IDEAS home Printed from
   My bibliography  Save this paper

A Friend Who Was Supposed to Lose: How Donald Trump Was Portrayed in the Russian Media?


  • Anastasia Kazun

    () (National Research University Higher School of Economics)

  • Anton Kazun

    () (National Research University Higher School of Economics)


Donald Trump and his team have often been accused of having close ties to Russia and Russians expressed much greater support for Trump than residents of other countries. This article provides the first systematic analysis of Russian media coverage of Trump's activities during and after the election campaign. It concludes, on the basis of a sentiment analysis of relevant articles and network agendas of 500 Russian magazines and 250 leading federal newspapers, that Trump's media portrayal was not necessarily positive. During the election, Trump was portrayed by the Russian media not as Russia's favorite candidate, but as Hillary Clinton's opponent and a critic of U.S. recent policies. Only for a short period after Trump's victory in the elections, did the Russian media represent him as a friend of Russia, since there was hope that the new president would lift political and economic sanctions. Trump's policies failed to meet the expectations of the Russian people, and from the beginning of 2017, media coverage of Trump has become critical, hopes for lifting of political sanctions have weakened, and public opinion about the U.S. president has turned negative

Suggested Citation

  • Anastasia Kazun & Anton Kazun, 2017. "A Friend Who Was Supposed to Lose: How Donald Trump Was Portrayed in the Russian Media?," HSE Working papers WP BRP 51/PS/2017, National Research University Higher School of Economics.
  • Handle: RePEc:hig:wpaper:51/ps/2017

    Download full text from publisher

    File URL:
    Download Restriction: no

    References listed on IDEAS

    1. LiYing Cheng & Decheng Wen & Zhongrui Sun, 2015. "Strategic Design of the Purchase System Toward R&D Supply Chain Based on SNA," International Journal of Information Systems and Supply Chain Management (IJISSCM), IGI Global, vol. 8(3), pages 27-43, July.
    Full references (including those not matched with items on IDEAS)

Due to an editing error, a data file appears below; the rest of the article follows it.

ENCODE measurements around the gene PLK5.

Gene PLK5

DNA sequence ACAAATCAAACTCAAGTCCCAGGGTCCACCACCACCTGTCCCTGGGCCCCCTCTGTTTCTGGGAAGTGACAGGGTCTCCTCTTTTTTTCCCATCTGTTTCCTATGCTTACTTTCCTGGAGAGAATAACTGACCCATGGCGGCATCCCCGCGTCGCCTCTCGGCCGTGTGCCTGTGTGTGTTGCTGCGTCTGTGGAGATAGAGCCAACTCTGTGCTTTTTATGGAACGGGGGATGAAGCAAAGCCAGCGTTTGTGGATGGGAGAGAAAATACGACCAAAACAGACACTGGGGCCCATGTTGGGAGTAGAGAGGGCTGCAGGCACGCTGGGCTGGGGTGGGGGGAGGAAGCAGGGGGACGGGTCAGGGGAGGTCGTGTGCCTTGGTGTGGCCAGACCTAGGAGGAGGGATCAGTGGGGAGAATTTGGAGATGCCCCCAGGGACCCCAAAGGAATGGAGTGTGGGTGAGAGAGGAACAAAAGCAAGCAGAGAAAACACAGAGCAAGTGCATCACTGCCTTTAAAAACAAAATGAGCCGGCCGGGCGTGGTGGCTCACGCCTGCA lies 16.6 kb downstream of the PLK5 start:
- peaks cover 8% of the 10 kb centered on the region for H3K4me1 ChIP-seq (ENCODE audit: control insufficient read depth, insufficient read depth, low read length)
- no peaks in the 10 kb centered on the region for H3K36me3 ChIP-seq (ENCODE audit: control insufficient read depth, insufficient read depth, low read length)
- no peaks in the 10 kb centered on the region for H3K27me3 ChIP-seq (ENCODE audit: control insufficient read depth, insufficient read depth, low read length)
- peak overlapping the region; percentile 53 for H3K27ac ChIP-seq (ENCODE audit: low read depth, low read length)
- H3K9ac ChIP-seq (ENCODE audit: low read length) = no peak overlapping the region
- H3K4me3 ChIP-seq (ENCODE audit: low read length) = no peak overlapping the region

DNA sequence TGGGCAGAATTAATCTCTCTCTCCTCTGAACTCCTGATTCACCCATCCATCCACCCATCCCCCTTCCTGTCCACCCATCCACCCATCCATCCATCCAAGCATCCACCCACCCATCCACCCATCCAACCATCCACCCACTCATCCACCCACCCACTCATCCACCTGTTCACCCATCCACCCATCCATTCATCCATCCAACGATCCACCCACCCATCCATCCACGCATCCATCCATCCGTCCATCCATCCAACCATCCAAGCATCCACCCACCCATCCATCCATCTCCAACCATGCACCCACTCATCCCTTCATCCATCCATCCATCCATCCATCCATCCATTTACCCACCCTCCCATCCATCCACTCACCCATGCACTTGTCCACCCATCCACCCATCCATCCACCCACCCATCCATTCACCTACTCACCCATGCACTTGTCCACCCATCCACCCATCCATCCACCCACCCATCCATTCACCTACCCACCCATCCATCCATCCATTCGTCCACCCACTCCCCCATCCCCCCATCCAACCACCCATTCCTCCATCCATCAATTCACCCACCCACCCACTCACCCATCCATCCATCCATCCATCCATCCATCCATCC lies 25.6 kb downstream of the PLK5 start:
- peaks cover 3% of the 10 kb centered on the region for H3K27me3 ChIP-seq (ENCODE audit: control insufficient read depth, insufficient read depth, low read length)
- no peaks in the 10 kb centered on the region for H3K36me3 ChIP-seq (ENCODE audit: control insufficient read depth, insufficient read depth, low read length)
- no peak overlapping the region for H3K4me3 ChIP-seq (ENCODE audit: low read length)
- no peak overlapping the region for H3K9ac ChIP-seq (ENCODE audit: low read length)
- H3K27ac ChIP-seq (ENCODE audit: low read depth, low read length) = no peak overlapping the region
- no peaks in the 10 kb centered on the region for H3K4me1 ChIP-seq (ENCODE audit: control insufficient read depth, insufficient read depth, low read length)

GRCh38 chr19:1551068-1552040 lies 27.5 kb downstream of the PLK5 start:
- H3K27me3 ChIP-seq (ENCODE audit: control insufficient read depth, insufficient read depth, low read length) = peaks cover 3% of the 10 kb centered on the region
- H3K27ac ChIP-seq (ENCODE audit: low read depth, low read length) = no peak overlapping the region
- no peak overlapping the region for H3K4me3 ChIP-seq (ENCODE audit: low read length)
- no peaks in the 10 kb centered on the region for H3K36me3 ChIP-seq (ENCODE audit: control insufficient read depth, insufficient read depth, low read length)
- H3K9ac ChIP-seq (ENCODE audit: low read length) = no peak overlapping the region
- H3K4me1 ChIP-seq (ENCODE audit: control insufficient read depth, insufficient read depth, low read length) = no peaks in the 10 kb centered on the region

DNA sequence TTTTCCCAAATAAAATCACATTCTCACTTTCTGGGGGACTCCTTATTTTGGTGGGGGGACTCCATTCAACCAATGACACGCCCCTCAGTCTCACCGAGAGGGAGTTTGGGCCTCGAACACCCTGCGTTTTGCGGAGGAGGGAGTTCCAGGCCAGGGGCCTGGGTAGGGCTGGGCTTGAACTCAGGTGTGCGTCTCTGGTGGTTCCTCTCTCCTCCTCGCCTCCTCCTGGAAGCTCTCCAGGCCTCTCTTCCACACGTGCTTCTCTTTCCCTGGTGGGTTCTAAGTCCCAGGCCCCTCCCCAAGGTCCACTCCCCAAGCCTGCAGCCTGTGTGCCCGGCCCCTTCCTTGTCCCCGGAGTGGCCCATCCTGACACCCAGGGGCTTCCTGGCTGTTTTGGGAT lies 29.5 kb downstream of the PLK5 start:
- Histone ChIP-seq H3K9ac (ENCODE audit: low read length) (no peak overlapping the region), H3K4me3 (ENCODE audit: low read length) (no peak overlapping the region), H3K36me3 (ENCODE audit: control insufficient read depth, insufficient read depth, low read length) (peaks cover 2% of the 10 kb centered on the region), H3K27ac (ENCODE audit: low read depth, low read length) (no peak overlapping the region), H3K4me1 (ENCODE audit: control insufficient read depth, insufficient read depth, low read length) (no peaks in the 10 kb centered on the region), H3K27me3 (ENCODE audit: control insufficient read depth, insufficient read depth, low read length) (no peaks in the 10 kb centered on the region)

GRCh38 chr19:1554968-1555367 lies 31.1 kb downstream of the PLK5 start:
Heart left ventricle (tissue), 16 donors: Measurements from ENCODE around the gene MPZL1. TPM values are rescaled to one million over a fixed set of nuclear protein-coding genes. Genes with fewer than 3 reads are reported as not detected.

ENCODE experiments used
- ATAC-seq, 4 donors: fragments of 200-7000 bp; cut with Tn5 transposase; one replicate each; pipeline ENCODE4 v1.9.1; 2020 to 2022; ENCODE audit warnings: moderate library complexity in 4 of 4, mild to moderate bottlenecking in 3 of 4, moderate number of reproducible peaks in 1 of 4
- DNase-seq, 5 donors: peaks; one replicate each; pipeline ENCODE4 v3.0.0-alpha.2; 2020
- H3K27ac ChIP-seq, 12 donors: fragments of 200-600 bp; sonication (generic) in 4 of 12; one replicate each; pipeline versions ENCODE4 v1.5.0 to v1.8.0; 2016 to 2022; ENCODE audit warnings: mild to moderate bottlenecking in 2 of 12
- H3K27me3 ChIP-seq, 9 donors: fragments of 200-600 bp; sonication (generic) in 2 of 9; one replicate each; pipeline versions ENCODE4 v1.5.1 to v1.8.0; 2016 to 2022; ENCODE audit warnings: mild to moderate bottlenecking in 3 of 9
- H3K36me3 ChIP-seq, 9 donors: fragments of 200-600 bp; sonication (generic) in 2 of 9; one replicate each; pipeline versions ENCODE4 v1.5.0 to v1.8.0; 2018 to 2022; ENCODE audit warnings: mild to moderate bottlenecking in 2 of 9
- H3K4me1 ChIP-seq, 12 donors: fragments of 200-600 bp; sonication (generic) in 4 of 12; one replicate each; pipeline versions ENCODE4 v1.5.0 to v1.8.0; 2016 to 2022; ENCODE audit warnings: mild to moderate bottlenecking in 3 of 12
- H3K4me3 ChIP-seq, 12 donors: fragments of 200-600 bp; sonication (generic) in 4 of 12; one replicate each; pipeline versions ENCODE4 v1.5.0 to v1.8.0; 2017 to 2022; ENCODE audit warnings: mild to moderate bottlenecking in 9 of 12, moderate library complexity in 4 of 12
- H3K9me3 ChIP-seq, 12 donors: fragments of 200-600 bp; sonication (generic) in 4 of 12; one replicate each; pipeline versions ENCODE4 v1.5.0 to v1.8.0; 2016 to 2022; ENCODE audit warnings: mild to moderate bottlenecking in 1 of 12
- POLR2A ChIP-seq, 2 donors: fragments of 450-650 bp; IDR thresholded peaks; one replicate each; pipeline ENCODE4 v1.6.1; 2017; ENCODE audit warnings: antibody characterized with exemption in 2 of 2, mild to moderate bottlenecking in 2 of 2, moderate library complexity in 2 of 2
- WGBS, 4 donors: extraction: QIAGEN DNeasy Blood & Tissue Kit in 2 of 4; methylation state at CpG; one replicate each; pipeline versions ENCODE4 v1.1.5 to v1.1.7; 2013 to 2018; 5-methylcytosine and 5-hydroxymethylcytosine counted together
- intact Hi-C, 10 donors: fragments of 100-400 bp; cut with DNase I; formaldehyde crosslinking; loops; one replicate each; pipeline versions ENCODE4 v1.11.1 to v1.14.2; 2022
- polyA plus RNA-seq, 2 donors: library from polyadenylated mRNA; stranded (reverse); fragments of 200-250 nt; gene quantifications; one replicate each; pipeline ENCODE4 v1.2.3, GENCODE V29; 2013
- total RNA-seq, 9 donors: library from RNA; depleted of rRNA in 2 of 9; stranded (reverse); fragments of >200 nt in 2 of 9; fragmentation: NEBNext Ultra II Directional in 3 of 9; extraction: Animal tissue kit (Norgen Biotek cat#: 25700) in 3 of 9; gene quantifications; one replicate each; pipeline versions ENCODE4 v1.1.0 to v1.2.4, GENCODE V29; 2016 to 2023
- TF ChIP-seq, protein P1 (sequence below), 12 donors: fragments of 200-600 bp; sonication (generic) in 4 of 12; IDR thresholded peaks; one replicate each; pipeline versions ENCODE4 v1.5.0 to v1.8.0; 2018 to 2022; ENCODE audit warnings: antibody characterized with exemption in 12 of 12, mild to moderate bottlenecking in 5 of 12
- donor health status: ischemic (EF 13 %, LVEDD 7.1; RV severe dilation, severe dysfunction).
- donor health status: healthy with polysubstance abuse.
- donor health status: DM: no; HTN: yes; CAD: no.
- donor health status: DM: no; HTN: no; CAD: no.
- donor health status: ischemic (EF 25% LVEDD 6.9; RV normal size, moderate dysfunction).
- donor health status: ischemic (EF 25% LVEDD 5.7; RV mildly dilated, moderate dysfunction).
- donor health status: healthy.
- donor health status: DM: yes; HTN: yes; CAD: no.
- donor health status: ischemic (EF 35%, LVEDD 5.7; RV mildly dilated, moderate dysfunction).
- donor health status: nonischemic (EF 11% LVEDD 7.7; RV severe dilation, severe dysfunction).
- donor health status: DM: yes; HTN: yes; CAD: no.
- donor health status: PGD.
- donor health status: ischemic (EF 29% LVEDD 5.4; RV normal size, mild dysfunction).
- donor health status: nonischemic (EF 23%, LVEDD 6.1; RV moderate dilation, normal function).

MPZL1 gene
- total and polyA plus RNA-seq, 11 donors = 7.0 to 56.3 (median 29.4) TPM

More about this item


    Media; Donald Trump; Hillary Clinton; U.S. Presidential Election; public opinion; network agenda;

    JEL classification:

    • D72 - Microeconomics - - Analysis of Collective Decision-Making - - - Political Processes: Rent-seeking, Lobbying, Elections, Legislatures, and Voting Behavior
    • L82 - Industrial Organization - - Industry Studies: Services - - - Entertainment; Media

    NEP fields

    This paper has been announced in the following NEP Reports:


    Access and download statistics


    All material on this site has been provided by the respective publishers and authors. You can help correct errors and omissions. When requesting a correction, please mention this item's handle: RePEc:hig:wpaper:51/ps/2017. See general information about how to correct material in RePEc.

    For technical questions regarding this item, or to correct its authors, title, abstract, bibliographic or download information, contact: (Shamil Abdulaev) or (Victoria Elkina). General contact details of provider: .

    If you have authored this item and are not yet registered with RePEc, we encourage you to do it here. This allows to link your profile to this item. It also allows you to accept potential citations to this item that we are uncertain about.

    If CitEc recognized a reference but did not link an item in RePEc to it, you can help with this form .

    If you know of missing items citing this one, you can help us creating those links by adding the relevant references in the same way as above, for each refering item. If you are a registered author of this item, you may also want to check the "citations" tab in your RePEc Author Service profile, as there may be some citations waiting for confirmation.

    Please note that corrections may take a couple of weeks to filter through the various RePEc services.

    IDEAS is a RePEc service hosted by the Research Division of the Federal Reserve Bank of St. Louis . RePEc uses bibliographic data supplied by the respective publishers.